Let's be clear: Edmund's Oast is not starving for attention. The Morrison Drive hot spot is just over a year old, and their praises have already been sung from sea to shining sea. From Imbibe to Eater, The Washington Post to The New York Times, the press loves to talk up Edmund's food, cocktails, and unhinged beer selection. However, something often gets lost in this flurry of well-deserved fluffery: it's a brewpub. The food literati may gush about everything else, but some folks forget that a rotating selection of fine house-brewed beers sits atop the draft menu.
Like any brewpub in South Carolina, Edmund's house-brewed beers aren't available for sale outside of the eatery's four walls. While their 40-plus taps showcase a number of weird rarities that'll keep the most seasoned beer folks guessing, the house-brewed options are available for an affordable $5-$7 a pour. And we're not talking about corporate brew-pub throwaways, either. This is beer worth seeking out.
Cameron Read is the man responsible for all things liquid at Edmund's. You might even say the brewery is his brainchild.
A native of Anderson, S.C. Read caught a permanent case of home-brew fever in college and took his first crack at the industry as a server at Southend Brewery & Smokehouse on East Bay. He was able to do some brewing there, but it wasn't a great fit. Meanwhile, co-owners Scott Shor and Rich Carley opened the Charleston Beer Exchange a few blocks away, and Read quickly befriended them. Later, after helping CBX with some of the original Ted's Butcherblock beer dinners, Read made his way to Greenville to open and manage the Greenville Beer Exchange. As the idea for Edmund's Oast picked up steam, Read was brewing pilot batches in his mom's garage in Anderson. Today he's the director of beverage operations for the Morrison Drive pub.
Although Edmund's opened in February 2014, six months passed before the on-site brewery was operational due to some technical issues. During that time, six of Read's recipes were brewed in single 15-barrel batches at Westbrook Brewery Co. This also gave Read time to make sure the rest of the beverage program was running smoothly.
Today, 30 batches have been brewed at Edmund's Oast, covering approximately 15 different styles. Those beers have occasionally been interspersed with an aged version of one of the original six batches. "Golden Child, Voodoo Child, and Dagger & Doll are all actually the same beer; they just had different barrel treatments," says Read. Golden Child is an aggressively sour blonde ale, while Voodoo Child is a bourbon barrel-aged variant and Dagger & Doll spends time in wine barrels.
As for the much-beloved sours, only one has been brewed in-house, Julian Was Here, a collaboration with Evil Twin Brewing named for a rather famous Kentucky patron of their 2015 Charleston Wine + Food Festival Signature Dinner (hint: his name rhymes with wrinkle). Two strains of Brettanomyces and an apricot addition punctuate the beer with fruity funk.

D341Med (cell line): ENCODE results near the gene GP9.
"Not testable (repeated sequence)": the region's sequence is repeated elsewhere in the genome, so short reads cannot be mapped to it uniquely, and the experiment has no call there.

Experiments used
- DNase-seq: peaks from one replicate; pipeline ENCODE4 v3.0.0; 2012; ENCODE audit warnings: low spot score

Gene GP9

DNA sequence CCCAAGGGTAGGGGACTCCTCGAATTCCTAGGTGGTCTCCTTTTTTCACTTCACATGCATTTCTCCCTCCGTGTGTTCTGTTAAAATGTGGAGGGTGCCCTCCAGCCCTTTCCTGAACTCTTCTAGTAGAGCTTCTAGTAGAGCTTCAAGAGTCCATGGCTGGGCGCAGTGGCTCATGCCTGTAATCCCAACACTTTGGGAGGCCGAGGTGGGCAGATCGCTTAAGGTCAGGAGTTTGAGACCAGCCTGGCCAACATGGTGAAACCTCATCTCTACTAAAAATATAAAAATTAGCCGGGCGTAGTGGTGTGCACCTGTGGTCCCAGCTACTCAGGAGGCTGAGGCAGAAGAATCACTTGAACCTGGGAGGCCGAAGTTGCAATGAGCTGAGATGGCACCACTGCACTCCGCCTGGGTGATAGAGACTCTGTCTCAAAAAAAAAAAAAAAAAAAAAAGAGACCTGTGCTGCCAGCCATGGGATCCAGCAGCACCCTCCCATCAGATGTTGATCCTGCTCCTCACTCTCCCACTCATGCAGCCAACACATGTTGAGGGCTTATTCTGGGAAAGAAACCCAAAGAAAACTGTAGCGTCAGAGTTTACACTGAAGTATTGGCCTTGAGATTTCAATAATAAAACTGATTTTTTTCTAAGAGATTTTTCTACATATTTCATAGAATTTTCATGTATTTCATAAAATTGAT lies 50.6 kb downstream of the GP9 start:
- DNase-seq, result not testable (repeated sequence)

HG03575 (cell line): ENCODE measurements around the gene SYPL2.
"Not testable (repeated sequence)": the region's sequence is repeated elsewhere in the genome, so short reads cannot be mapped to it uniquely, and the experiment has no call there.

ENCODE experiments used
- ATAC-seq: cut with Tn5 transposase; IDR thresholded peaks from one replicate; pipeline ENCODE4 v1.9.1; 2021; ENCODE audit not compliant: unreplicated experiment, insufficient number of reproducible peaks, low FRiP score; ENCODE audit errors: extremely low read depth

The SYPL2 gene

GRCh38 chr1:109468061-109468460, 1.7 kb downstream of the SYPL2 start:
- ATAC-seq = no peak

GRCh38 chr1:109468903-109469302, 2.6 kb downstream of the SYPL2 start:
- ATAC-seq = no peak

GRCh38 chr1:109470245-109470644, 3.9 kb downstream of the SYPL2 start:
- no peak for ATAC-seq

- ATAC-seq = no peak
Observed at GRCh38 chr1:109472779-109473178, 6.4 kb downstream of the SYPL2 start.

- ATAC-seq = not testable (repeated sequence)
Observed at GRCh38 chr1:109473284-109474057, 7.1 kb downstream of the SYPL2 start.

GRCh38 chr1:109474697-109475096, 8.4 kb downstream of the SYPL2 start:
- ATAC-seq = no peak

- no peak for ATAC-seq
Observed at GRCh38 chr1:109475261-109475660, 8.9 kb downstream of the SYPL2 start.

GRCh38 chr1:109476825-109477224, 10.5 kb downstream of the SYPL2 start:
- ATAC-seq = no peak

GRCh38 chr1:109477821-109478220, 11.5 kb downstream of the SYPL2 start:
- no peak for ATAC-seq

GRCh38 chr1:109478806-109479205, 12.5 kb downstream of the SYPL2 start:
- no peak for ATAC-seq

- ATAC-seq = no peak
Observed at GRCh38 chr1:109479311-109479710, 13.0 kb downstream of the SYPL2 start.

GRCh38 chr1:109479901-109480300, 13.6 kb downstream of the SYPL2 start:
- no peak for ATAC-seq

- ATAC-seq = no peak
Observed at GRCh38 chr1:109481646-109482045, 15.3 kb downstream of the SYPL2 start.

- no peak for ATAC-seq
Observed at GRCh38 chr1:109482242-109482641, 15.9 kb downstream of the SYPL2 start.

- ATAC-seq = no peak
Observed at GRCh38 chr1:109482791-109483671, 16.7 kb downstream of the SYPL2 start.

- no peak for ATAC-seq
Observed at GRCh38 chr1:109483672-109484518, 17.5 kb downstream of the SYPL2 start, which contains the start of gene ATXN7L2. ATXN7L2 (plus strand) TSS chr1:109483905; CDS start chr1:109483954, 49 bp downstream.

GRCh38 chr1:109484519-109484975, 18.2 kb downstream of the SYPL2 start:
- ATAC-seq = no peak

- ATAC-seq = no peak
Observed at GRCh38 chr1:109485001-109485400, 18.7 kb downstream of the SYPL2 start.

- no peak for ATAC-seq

Read clearly favors beers like these, but the long fermentation time required for wild ales can be the enemy of a brew pub. A very limited capacity and a need to constantly have house beers on tap creates a need for ales fermented with regular yeast. That's where beers like Fresh to Death, a wheat IPA made with Belma hops, and the ever popular Peanut Butter and Jelly come into play.
Read describes the latter, his ode to the lunch box staple, as the beer he loves to hate. Basically, Read has to break all the rules of good brewing to make it. There are massive additions of PB2, a powdered peanut butter that is more conducive to brewing than the creamy or chunky variety. The beer is also unstable by design and will never produce a good head. Plus, Read says, "It makes the whole brewery reek of peanut butter." Technique aside, people love the stuff, have called the restaurant to see if it's on tap, and gotten angry when the answer is "no."
That balance between experimentation and people-pleasing is a delicate one, especially when it comes to the savvy drinkers that frequent Edmund's Oast. The plan from the beginning was for Read to brew completely unique beers, both for his own enjoyment and to avoid duplicating styles that local breweries were already producing in spades. That is still the goal, but Read says, "It's very difficult, if not impossible, to think of a beer concept that no one has thought of before." Along these lines, he recently brewed Viridi Rex, a double IPA bursting at the seams with tropical mango and citrus notes. It's a truly excellent version of the style, and it's garnered enough praise that another batch is already in the works. As it turns out, there is room for one more hop bomb in this town.
To keep up with production, and to preserve his sanity, Read recently brought Sebastian Los into the brewery to lend a hand. Los was already working full time at CBX, and he has started brewing part-time on top of that. Read says Los is a great fit. "He's in a unique position," says Read, praising his existing brewing skill, willingness to learn, upbringing on a farm, and the fact that they're just compatible. "It probably wouldn't work with almost any other person."
Existing Edmund's Oast patrons may have noticed a small bit of text about growlers "coming soon" on their menus. The restaurant has the empty glass containers, but for now, they literally cannot make enough beer to fill them. Read's house beers outsell everything else on the tap wall, and adding growlers to the mix would make it impossible to keep up with on-premise sales. For now, Read promises they will be hand-bottling some beer soon and offering it for sale to-go — in limited quantities, of course.